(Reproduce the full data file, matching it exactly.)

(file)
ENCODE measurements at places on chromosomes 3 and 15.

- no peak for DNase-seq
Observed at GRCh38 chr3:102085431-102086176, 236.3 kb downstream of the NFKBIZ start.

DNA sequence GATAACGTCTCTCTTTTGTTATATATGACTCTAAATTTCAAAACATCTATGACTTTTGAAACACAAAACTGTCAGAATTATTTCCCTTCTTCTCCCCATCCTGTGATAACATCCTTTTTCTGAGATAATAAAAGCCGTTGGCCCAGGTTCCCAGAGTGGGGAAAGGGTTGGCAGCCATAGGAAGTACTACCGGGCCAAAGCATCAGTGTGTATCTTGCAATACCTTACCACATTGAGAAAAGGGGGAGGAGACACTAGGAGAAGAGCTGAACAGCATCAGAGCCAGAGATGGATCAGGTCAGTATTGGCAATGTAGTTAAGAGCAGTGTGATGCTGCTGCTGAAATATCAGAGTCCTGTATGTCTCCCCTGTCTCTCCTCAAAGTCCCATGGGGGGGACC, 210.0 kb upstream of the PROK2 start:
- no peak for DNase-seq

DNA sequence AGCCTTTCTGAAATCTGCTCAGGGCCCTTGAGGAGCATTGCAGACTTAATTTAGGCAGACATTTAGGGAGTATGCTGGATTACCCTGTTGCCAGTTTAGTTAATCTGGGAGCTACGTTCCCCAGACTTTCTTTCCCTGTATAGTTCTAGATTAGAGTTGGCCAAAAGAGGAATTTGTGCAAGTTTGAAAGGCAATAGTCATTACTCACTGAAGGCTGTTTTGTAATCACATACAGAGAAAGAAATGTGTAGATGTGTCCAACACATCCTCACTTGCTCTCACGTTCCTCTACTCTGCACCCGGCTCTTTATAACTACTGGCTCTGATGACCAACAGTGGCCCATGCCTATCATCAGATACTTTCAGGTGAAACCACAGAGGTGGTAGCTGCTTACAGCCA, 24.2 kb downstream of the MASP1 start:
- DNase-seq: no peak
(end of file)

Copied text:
ENCODE measurements at places on chromosomes 3 and 15.

- no peak for DNase-seq
Observed at GRCh38 chr3:102085431-102086176, 236.3 kb downstream of the NFKBIZ start.

DNA sequence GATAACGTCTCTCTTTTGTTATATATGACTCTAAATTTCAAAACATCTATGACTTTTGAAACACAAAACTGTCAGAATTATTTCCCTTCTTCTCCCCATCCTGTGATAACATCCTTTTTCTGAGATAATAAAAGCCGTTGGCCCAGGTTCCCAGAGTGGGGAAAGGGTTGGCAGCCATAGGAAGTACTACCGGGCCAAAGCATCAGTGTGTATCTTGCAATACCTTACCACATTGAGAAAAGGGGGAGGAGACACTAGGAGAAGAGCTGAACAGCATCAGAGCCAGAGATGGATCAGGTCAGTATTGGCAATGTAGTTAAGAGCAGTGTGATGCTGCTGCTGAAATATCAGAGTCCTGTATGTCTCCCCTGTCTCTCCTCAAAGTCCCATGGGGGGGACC, 210.0 kb upstream of the PROK2 start:
- no peak for DNase-seq

DNA sequence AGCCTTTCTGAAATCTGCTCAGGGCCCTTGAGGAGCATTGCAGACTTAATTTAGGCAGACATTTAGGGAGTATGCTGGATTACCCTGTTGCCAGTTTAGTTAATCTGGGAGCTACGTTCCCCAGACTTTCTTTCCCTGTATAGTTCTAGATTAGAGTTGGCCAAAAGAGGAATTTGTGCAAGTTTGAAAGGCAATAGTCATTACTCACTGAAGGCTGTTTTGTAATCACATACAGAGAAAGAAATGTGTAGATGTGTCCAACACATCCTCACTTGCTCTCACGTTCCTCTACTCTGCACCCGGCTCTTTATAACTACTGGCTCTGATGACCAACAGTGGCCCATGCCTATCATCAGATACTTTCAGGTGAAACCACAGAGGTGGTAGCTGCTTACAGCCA, 24.2 kb downstream of the MASP1 start:
- DNase-seq: no peak